Joe Warbrick (1 January 1862 – 30 August 1903), born Joseph Astbury Warbrick, was a Maori New Zealand rugby union player born in Rotoruawho played for the All Blacks in their 1884 tour to Australia, and the 1888–89 New Zealand Native football team.
Warbrick first played for the Ponsonby Club in Auckland in 1877 as a 15 year old. He was then picked for the Auckland team (the youngest player in New Zealand to play first grade rugby). In 1884 he was picked for the first ever New Zealand team, and played a total of seven games, scoring twelve points.
In 1888 he was one of the major organisers of the privately funded New Zealand Native team that toured Australia, New Zealand and the British Isles. Although the team played 107 matches Warbrick did not play much due to injury. For much of that time no more than 20 of the touring party were fit, forcing those who were into a playing schedule that no modern team would contemplate.But even though it was soon forgotten, the Natives′ tour was to have enduring significance for New Zealand rugby and society. After the tour he virtually retired from all football. In 2008, Warbrick and the 1888–1889 New Zealand Natives were inducted into the IRB Hall of Fame.
Notes and references
Buried deep among the hundreds of old scripts in RKO Pictures’ archives was a 1941 melodramatic gem about an amnesia-stricken man who wakes up in the middle of a revolution in Mexico. Never produced, the screenplay for “The Way to Santiago” is credited to Orson Welles. A quick look at the text leaves no doubt it was the work of the “Citizen Kane” filmmaker when he was at the peak of his arrogant brilliance. The script begins: “My face fills the frame.” Abandoned by RKO after Welles’ epic fall from grace, “The Way to Santiago” has finally gotten the green light nearly six decades later and is being produced by a rejuvenated RKO. “This script caught everything about Welles,” said RKO Chairman and CEO Ted Hartley, citing the screenplay’s action, suspense and jungle romance. “It reflected his greatness in storytelling.” The Welles script was known to film historians for years, but it wasn’t easy to find. (NOTE: For educational purposes only)
“Santiago” tells the story of a man who wakes up in Mexico with no idea of who he is or how he got there. The twist is that he has an uncanny resemblance to a notorious figure. The story follows the man’s search for his own identity while evil forces try to kill him. Welles intended to direct and star in the film, as he had done in “Kane,” so the name of the main character is simply “Me” in the script. In a letter on file in RKO’s archives, Welles writes from New York to studio production head George Schaeffer on Feb. 2, 1941 that he’s eager to get started, assuring Schaeffer “we are going to successfully avoid a lot of the things that cost us time and money in the making of ‘Kane.’” “The only way to achieve the results we all urgently want is for those in responsibility to understand, finally, that even if they don’t like my way of doing things, they must do it my way just the same… (and most important) without making an effort to prove in the process that my way is wrong,” Welles wrote. The “Kane” problems were obviously weighing on Welles. “I am sorry not to be in Hollywood only because I know that apologists for our difficulties in ‘Kane’ will get your ear with a plausibility they never could manage were I not away,” he said.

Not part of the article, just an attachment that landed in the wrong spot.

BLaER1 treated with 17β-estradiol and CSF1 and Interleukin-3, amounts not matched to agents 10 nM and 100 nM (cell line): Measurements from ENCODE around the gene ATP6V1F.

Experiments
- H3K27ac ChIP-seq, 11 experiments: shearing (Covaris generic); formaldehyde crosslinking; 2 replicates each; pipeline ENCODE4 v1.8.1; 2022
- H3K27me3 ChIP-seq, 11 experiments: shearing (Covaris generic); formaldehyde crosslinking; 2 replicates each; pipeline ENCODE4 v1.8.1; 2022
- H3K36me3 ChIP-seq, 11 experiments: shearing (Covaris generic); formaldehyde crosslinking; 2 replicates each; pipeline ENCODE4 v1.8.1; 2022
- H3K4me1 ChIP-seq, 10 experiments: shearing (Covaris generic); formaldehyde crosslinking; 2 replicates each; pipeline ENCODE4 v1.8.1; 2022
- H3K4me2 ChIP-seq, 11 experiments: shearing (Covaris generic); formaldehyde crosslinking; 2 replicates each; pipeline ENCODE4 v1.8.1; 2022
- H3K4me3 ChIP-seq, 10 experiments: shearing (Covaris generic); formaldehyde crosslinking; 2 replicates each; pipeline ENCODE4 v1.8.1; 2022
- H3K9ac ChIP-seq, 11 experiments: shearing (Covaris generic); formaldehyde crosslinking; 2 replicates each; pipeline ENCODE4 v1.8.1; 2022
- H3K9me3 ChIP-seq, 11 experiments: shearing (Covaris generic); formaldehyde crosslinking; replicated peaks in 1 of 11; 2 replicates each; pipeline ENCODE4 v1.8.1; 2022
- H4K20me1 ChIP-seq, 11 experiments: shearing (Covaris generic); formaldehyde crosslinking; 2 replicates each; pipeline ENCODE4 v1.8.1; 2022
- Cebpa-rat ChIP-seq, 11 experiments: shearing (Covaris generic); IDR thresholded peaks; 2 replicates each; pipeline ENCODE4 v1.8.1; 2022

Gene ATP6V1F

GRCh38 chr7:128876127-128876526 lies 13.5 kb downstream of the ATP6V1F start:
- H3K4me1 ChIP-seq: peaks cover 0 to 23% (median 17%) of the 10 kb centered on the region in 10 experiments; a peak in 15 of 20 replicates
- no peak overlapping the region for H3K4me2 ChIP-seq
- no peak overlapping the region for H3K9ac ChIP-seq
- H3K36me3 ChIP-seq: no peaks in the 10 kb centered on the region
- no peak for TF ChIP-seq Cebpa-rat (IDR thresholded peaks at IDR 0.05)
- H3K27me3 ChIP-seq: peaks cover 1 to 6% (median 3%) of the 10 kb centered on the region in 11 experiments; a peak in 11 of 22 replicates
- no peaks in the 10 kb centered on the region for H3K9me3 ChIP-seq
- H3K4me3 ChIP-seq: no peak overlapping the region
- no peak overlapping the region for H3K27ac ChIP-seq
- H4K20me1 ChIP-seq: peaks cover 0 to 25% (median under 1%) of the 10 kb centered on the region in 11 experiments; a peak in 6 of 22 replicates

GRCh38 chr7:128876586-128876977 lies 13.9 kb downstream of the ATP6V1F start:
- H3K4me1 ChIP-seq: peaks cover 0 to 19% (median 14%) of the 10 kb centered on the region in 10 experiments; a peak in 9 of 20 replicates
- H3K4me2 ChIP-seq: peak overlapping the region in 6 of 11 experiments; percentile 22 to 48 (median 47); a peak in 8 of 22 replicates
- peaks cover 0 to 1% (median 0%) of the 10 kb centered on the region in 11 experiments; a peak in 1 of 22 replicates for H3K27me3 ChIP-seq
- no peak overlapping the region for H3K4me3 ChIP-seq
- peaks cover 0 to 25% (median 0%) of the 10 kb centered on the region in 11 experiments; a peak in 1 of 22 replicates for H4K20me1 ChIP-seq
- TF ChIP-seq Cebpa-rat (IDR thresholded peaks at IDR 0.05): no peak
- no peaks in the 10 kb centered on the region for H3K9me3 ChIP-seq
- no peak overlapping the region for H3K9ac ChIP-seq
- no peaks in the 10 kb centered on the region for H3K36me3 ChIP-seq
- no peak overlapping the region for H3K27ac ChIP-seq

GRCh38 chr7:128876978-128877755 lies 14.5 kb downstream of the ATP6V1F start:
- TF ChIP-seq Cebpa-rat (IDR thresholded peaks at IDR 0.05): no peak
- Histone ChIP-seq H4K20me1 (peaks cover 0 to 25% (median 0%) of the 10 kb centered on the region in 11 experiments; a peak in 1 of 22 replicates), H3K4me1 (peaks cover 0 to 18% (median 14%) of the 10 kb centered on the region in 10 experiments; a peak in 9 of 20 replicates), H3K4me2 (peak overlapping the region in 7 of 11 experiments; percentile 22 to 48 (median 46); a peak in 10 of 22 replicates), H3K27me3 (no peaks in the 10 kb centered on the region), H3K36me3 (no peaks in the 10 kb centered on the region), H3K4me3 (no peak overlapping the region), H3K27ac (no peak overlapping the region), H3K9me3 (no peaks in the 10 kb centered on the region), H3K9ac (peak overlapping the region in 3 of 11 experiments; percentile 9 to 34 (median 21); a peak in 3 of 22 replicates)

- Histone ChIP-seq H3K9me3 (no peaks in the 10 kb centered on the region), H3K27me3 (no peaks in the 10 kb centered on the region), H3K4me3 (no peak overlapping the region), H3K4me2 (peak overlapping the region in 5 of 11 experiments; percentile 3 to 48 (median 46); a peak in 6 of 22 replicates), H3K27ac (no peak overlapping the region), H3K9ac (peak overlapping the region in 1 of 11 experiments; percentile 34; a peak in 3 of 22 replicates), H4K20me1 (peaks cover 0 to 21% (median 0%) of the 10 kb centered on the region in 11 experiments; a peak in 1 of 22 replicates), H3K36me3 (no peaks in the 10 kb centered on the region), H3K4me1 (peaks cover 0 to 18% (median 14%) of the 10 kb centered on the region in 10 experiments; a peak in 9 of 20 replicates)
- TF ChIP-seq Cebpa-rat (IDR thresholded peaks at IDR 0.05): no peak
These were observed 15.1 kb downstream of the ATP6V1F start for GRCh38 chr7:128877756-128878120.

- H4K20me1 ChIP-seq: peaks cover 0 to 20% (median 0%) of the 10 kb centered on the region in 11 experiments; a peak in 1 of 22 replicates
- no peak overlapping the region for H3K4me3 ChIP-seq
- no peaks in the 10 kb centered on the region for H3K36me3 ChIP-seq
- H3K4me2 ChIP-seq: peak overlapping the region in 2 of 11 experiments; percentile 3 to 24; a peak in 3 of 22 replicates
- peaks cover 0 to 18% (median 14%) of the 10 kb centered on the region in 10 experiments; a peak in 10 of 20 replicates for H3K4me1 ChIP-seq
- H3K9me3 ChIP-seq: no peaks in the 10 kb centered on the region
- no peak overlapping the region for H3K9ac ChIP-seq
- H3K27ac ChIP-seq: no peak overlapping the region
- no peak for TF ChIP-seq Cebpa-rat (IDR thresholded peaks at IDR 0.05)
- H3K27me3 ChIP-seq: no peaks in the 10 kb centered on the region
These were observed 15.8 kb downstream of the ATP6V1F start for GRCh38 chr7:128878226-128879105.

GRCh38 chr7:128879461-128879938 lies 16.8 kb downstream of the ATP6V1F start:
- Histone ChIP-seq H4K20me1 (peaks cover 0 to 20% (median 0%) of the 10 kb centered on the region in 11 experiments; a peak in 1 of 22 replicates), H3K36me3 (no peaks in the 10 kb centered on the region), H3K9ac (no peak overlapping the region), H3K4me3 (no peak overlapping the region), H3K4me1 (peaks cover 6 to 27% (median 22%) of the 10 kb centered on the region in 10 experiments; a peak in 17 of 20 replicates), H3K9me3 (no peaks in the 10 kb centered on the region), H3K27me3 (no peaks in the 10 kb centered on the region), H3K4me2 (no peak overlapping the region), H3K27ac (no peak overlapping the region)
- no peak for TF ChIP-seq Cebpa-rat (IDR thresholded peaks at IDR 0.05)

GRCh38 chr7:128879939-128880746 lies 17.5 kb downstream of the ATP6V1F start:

The studio appeared very interested in “The Way to Santiago.” In a 1941 memo, a studio executive described the “Mexican Melodrama” script as “enormously interesting” and “exciting” with a good start, lots of suspense, though it “lets down a bit in the middle portion.” “With Welles’ flair for casting, his fast-moving direction and his amazing, if recently acquired, knowledge of what can be done with a camera, I should be tempted to let him work out his own problems on this one,” the memo said. The studio did express some concern about relations with the Mexican government over the subject matter of the film. This was at a time when RKO was co-owned by Nelson Rockefeller, who had oil holdings in Latin America. But “The Way to Santiago” never got made because of a corporate shakeup that cost Welles his main supporter, Rockefeller; problems with Welles’ second film, “The Magnificent Ambersons”; and Welles’ own self-destructive behavior. The script was filed away until the new RKO found it and gave it a second look. And while Hartley hails the script, he says it isn’t without flaws. The search is on for a script doctor unafraid to take on a Welles screenplay. “It needs some work,” Hartley said. “Among other things, it kind of drifted off near the end.” —Meet a hot new Hollywood writer: Orson Welles
In high school, David Lynch was student council treasurer.
A Montana native, born in Missoula, Lynch was an Eagle Scout at the Kennedy inaugural in 1961, and he still exudes a disarming heartland earnestness. He has yet to outgrow his upbeat boyish lingo (“you betcha,” “neat,” “cool.”) He dresses like an overgrown schoolboy, in khakis, cap and long-sleeved shirts buttoned to the neck — a look that almost never varies, even though by 9 A.M. it’s nearly 100 degrees in the San Fernando Valley. (“I have an eerie kind of feeling about my collarbone,” he once said, explaining the buttoned-up look. “Just a breeze on it is sometimes too much for me.” —People, September 3, 1990
Off-shore fishing cabin in Port Mansfield, TX.
Contributed by Christian Heuer.